Tech Talks: What influences student purchases?

Posted: 23 Jan 2019 - 12:07
Tech Talks
We asked students what the most important factors were for them, when it comes to their tech.

Student tech: fashion statement, fingertip entertainment, or must-have study aid?

Well, all three actually, which is what makes it such an imperative market to understand for brands. Students – indeed Gen Z as a whole – are often categorised as ‘digital natives’, which broadly means that technology is second nature to them. And like all things that are second nature, one cannot go without it.

Brands

The bannerman for technology is Apple. A dominant force in the smartphone, tablet, and laptop market, Apple proved this year’s ‘favourite brand’ of all brands, not just technology. Despite being pitted against Nike, Primark, and Aldi, the expensive, luxury tech designer came out top. It also featured in the top three most mentioned brands, showing just how pervasive technology is to student life.

And for a demographic that switches brands so easily (almost half have changed supermarkets since starting university), loyalty in the technology sector is exceedingly high. Only 13% of students have deviated from their preferred brand, despite price being the primary reason for changing. Undoubtedly, there are cheaper alternatives to leading tech brands like Apple, but tech is quite capable of holding onto custom against the odds.

Smartphones

Almost every single one of the 5,300 students we surveyed this year told us they have a smartphone, but only 10% purchased one specifically for university. Of this 10%, which could be as high as 70,000 per year, half of them had started researching their smartphone choices by July – a full month before their university places were even confirmed.

Once they are, the purchases come thick and fast. 53% of all student smartphone purchases occur in August and September, but almost a third have already taken place by this point, meaning brands need to start the marketing machine far sooner than they might expect.

Price is clearly important for any student purchase, but smartphones were one of the few areas where it didn’t take top spot. Battery life was the most influential factor when choosing between smartphones, with 69% of students declaring this, compared to 60% voting for price, and 50% choosing camera specification. 

Brand, in fact, came in fifth place with just 42%. 

But no prizes for guessing the most popular one. While Apple’s 51% share dwarfs its nearest rival Samsung’s 18%, it does mean that almost half of student smartphones are not Apple – instead, they’re Huawei, Oneplus, Sony, LG, Motorola, etc. None of these are likely to threaten the giant individually, but there is a healthy amount of small players in the market to ensure Apple isn’t running away with the whole market.

Laptop

Students are a little less prepared when it comes to laptops, presenting a big window of opportunity for brands and retailers in the months leading up to freshers’ week. While a similarly overwhelming majority of students (92%) own a laptop, almost 40% of them are investing in one specifically for university. And when you consider the average spend is £776, that’s a truly significant spend.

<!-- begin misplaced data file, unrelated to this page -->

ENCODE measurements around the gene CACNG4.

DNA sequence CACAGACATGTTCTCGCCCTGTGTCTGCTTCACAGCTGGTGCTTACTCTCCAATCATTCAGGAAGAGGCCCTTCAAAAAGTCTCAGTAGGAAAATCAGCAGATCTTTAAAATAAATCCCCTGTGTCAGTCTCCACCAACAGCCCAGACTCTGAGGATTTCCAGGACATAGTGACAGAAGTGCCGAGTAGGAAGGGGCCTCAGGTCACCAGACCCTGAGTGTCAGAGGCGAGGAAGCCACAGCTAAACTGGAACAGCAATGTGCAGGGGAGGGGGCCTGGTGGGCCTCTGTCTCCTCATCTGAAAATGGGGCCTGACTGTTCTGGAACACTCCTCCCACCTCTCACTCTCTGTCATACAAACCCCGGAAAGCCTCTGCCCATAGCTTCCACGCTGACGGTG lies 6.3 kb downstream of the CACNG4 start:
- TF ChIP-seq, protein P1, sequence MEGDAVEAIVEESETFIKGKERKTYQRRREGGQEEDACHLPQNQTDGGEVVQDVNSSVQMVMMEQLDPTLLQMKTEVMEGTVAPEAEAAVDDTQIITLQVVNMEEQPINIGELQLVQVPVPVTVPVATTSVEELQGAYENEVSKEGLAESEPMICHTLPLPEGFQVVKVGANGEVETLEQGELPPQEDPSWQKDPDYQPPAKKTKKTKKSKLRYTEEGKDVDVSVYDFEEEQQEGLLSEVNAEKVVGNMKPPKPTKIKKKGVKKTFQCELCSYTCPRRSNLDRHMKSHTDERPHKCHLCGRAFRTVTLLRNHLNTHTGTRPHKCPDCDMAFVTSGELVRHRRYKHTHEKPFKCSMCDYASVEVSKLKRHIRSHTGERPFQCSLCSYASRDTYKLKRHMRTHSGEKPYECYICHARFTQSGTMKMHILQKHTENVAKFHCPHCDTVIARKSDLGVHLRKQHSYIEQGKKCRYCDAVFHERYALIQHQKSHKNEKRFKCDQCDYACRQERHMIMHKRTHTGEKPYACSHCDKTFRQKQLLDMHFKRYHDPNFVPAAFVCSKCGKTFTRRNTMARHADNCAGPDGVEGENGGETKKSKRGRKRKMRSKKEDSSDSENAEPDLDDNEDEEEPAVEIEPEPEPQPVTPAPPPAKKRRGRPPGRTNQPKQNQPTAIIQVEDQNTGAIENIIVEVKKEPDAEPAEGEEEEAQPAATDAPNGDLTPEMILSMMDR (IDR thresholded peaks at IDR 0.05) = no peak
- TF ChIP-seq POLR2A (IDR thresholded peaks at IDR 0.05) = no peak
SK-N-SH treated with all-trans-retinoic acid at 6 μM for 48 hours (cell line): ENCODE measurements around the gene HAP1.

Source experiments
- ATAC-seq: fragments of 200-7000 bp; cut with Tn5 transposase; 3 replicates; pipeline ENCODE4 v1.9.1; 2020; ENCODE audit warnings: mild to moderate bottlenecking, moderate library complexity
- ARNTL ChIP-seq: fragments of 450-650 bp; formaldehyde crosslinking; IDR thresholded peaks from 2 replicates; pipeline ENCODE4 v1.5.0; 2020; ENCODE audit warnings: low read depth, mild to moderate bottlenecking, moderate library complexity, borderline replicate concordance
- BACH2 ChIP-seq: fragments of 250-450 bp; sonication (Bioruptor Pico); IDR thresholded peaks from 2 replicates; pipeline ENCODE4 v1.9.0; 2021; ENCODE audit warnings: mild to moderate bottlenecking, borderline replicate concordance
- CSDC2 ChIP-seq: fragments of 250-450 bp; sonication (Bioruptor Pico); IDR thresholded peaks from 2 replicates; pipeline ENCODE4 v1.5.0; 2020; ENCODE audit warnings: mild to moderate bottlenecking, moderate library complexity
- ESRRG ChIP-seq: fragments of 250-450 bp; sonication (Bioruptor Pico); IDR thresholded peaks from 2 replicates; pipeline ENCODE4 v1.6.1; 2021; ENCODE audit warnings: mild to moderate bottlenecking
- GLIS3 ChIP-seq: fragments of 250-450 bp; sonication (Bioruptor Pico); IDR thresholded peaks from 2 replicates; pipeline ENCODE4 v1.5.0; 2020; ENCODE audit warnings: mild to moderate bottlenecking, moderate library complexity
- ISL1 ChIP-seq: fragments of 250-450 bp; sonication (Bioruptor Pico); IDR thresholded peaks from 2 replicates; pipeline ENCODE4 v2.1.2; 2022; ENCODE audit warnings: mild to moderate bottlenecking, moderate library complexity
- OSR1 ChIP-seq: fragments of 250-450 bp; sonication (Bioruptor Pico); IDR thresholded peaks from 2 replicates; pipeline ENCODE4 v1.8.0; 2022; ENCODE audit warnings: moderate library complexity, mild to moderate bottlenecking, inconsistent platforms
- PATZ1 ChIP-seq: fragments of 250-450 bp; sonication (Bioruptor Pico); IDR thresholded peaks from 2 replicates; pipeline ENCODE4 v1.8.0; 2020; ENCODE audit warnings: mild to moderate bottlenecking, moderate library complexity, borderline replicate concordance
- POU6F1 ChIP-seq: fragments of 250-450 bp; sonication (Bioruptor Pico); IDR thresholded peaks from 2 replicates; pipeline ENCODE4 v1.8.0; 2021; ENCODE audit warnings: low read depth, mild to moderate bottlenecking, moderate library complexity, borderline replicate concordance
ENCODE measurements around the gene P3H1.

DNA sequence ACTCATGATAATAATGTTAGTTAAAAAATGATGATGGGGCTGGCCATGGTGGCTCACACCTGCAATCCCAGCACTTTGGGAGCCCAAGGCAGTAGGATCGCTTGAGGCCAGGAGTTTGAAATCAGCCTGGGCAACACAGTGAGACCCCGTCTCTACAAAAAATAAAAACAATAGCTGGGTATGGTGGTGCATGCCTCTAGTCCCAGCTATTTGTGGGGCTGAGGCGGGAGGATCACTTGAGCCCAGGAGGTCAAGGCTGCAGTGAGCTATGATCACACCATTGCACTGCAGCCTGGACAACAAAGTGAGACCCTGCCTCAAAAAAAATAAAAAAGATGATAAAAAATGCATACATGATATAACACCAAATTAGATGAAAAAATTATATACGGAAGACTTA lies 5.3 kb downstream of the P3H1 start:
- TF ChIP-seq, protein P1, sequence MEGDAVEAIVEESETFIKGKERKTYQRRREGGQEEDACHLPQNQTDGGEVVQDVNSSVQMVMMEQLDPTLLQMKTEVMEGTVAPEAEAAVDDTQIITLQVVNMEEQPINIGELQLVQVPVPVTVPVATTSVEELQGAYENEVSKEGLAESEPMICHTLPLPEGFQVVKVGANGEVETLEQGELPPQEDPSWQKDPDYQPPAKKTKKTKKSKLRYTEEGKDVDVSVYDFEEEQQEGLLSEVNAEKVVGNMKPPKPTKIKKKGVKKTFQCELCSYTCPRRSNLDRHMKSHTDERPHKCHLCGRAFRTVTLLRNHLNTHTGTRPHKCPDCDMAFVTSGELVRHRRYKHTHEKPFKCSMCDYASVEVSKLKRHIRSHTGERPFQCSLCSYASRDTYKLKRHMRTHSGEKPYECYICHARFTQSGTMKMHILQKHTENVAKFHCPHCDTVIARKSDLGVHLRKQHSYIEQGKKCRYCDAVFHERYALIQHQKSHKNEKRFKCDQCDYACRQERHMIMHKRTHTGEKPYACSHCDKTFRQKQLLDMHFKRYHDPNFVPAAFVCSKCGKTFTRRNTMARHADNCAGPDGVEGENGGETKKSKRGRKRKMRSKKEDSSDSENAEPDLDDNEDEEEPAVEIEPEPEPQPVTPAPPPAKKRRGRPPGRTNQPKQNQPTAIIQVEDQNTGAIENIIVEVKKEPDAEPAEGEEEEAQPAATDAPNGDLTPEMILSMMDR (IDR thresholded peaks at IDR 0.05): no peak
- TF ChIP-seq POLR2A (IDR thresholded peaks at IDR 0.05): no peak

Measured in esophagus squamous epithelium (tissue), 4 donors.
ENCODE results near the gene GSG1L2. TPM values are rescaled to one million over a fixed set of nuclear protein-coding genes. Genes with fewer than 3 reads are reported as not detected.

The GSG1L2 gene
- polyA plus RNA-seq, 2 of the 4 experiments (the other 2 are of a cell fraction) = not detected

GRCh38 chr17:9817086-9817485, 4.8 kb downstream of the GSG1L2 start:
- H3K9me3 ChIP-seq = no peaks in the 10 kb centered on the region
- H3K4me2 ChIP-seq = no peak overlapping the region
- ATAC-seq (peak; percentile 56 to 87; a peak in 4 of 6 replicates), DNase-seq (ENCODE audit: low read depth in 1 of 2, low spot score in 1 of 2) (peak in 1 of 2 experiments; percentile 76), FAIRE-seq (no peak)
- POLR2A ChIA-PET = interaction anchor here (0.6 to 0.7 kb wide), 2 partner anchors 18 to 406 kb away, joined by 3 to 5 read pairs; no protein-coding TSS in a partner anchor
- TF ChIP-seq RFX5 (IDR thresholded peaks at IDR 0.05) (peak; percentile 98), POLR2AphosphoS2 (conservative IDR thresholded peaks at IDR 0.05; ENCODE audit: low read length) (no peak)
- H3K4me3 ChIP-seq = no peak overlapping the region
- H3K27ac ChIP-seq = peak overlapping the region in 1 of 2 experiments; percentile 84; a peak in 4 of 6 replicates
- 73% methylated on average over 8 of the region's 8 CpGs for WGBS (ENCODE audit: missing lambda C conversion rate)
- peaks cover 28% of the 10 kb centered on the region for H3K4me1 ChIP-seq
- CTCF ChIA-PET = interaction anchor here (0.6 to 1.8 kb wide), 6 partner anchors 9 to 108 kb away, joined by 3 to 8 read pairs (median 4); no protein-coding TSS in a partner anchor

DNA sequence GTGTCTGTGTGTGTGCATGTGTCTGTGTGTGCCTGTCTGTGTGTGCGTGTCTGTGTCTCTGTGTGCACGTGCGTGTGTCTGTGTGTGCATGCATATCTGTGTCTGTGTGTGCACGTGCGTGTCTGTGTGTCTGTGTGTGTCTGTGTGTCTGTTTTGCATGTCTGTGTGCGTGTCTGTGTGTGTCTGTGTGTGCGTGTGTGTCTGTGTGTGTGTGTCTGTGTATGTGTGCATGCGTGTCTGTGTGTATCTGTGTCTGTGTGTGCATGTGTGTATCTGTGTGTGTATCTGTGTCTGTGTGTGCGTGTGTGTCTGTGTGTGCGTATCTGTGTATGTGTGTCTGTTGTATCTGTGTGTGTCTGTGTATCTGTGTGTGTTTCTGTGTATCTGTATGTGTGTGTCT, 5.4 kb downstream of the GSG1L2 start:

They might be less common in student inventories pre-university, but it’s certainly not through lack of intent. Almost 35% of students have already started researching their chosen laptops before June, with another 21% finding their preference before results day. As for purchasing, more than 65% of students make the investment in August and September, once university places are confirmed. Indeed, laptops were the third most popular choice when we asked students what their celebratory purchase was after receiving their results. What’s more, it also took the top spot when we asked students what they regretted not buying for university. Might there be a late window for brands and retailers to capitalise on post-freshers’ laptop purchases?

Apple’s crown is slightly tilted in the laptop market. Intact, but tilted. Just 34% of students purchased a MacBook for university – not a great deal more than HP’s 24% in second place. Lenovo, Acer, and Dell had between 5% and 10% ownership each too. The 66% of non-Apple laptops purchased by students represents a diversity not seen in the smartphone market.

But just like the smartphone market, battery life is most important, and price comes in a close second. 

Tablets and smart tech

Tablets don’t have the penetration of their more popular cousins, with just under half of all students owning one overall, and only 5% choosing to invest specifically for university – although the £561 average spend is surely still an attractive, albeit smaller, opportunity.

Smart technology is a rapidly growing market, particularly fitness trackers (more popular among women) and smart watches (more popular among men), owned by 41% and 30% of students respectively. Both of these wearables experienced an impressive growth in ownership compared to last year, as did voice controlled home assistants. 

Tech changes fast, but there are some staples that remain across the board:

  • Apple is commander in chief.
  • Nearly every student owns a smartphone.
  • Battery life is, largely, the most important factor.
  • Research starts as early as June, a long way before results day.
  • Purchase rate skyrockets in August and September.

The growth of smart/wearable tech bears watching, with drastic growth year-on-year that could potentially impact the stable popularity of smartphones and laptops. 

In the course of our 2018 Student Lifestyle Survey, we spoke to thousands of students to find out exactly when and where they spend their money.


 

Related news